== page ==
Cameras, by a comfortable margin.
See: Average IP Camera Costs
The average camera cost is definitely coming down but in almost any given system, the cost of the camera is more than the recorder. On the very low end, you might buy an 8 channel recorder for $200 (or $25 each) but the cameras are still usually $50 - $100 each. On the high end, you might spend $200 per channel for VMS software plus $100 - $200 in hardware but the cameras in those systems usually average $500 - $100 each (including higher end fixed cameras, multi-imagers and PTZs).
"Recorder" is too generic of a category, IMO.
Do you mean a cheap NVR? $500 will get you a Hik 8-Port NVR and a 2TB WD Purple drive, putting the cost a little over $60/channel. While you can get a camera for $60, from a practical perspective you'd probably spend $100+ per camera right now. In this scenario, the recorder is going to be much cheaper than the camera.
If by recoder you mean a VMS appliance with a more full-featured client component, you're around $300/channel for an 8 Port/2TB unit. Although in that category you might spend more than $300 on the camera as well, or at least some of them. So then your average camera price might be roughly on par with the recorder price per channel.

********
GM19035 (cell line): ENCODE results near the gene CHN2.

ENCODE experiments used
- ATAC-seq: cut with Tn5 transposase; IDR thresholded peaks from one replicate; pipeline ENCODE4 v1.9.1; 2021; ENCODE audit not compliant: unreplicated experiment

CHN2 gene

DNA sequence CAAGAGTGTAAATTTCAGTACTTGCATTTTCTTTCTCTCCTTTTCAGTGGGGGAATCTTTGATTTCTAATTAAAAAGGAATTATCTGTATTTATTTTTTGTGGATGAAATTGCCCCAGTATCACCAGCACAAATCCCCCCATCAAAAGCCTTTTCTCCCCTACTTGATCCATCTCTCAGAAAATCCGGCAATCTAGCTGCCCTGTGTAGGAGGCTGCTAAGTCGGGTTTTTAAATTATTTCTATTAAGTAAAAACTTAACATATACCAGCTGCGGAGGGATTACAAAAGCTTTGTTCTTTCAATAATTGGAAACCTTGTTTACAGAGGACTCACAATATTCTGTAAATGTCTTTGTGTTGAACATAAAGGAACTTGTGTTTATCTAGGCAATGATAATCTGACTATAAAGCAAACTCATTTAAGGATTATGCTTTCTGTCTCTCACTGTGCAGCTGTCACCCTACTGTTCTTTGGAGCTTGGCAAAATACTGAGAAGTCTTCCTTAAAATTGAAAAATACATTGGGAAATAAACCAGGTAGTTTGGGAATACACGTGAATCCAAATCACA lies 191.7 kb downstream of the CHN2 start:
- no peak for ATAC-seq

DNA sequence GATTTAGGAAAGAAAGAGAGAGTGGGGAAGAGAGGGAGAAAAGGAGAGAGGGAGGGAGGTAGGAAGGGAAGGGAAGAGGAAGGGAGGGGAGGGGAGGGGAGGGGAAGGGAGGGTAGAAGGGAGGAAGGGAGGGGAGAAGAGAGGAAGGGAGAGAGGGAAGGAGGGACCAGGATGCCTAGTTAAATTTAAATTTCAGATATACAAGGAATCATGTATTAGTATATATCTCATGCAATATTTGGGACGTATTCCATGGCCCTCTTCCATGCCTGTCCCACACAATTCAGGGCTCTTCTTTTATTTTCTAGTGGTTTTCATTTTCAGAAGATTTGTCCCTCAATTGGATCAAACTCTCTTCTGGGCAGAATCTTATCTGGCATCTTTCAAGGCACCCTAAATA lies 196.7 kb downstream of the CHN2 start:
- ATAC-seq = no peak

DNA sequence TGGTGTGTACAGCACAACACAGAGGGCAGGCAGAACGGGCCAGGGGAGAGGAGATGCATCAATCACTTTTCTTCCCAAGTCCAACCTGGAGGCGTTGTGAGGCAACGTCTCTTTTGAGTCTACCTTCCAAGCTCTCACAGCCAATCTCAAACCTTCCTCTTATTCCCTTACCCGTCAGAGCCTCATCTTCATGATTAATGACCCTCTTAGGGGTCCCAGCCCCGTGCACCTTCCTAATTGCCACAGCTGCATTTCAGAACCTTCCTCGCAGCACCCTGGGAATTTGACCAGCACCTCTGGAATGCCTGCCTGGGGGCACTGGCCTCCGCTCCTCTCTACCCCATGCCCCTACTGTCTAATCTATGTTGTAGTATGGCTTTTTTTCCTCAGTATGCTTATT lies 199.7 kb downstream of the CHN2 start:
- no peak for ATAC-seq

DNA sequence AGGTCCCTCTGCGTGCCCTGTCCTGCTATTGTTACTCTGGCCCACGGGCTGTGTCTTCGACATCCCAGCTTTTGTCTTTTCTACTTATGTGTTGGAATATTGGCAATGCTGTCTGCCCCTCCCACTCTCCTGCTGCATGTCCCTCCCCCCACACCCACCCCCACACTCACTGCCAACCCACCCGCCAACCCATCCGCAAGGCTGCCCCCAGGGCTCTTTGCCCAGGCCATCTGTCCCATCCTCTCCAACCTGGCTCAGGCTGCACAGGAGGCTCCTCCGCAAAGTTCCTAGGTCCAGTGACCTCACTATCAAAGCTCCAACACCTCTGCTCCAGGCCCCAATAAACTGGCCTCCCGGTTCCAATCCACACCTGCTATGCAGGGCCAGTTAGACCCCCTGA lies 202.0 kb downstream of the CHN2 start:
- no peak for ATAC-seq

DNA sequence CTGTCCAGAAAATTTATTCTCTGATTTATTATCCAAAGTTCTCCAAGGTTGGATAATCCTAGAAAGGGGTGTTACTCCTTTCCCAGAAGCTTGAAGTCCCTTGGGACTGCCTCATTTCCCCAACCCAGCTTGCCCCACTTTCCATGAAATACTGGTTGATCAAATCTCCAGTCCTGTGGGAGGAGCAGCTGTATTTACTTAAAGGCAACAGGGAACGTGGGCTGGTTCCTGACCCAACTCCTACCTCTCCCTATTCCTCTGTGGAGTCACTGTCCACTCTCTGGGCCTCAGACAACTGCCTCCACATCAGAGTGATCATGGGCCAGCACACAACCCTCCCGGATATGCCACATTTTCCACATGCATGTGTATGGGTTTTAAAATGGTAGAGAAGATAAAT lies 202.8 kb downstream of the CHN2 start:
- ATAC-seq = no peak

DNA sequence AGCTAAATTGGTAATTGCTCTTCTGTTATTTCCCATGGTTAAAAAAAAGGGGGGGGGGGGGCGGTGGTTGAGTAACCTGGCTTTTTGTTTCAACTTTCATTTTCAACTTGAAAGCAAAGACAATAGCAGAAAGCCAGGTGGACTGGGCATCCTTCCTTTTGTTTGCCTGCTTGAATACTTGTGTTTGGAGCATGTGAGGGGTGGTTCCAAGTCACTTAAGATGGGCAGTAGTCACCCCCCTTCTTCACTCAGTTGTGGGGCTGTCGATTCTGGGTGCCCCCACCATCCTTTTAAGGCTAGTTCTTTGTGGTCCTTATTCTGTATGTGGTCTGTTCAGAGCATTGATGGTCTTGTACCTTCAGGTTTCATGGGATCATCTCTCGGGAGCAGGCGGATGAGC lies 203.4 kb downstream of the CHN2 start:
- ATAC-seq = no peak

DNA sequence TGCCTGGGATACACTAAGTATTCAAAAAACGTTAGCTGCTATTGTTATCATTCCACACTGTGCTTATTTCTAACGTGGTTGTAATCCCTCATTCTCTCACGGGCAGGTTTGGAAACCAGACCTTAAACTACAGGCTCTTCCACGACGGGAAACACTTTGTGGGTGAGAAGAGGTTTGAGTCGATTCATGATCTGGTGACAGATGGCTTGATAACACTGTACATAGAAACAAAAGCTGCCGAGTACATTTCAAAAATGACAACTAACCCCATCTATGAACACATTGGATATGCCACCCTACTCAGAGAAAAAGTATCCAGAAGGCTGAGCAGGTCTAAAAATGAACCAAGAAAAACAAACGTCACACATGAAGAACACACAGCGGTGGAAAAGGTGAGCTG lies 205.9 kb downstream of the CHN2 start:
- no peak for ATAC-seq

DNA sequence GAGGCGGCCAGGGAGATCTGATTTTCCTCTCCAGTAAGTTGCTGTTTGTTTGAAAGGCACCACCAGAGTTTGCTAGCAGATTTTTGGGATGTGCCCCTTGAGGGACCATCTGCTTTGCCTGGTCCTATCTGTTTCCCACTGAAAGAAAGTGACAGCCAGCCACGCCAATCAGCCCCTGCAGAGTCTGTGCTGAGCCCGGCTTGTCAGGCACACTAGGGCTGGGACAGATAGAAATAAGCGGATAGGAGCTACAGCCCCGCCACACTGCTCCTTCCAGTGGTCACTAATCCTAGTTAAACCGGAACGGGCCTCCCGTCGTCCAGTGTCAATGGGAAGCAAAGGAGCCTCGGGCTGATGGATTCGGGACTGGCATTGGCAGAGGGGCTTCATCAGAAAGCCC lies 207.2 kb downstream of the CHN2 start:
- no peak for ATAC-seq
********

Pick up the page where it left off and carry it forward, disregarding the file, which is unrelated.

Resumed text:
However if by "recorder" you mean a full VMS platform like Avigilon, Genetec, Milestone, etc. then you could spend as much as $2000 (250 per channel) for an 8 channel license pack, and that doesn't include the hardware to run it on. Hardware could be another $1800-$4000+, driving the per channel cost up to $500-$600+ easily. Here too you might end up using higher priced cameras in the $500-$1000 price range.
For the latter 2 categories you'd also have to take ongoing support fees (if any) into mind. Over a 5 year lifespan you could end up paying another $50-$100 channel for support with some vendors.
All things considered, I'd say the two costs are roughly equal today. In the low-end category the recorder might be as much as 50% less than the camera cost per channel, but you're talking about such low dollars that they come out to be roughly equal ina sense. In the mid range they're probably within 5-10% of each other, and on the high end you might expect the cameras to be about 20% higher overall.
Not discussed is also installation labor and setup. A cable drop can easily be $200 per run, plus some technician time for setup. From a budget perspective you could probably start with something like 33% for recorder, 33% for cameras and 33% for installation/setup. I'd be curious to hear from some integrators if that is about right.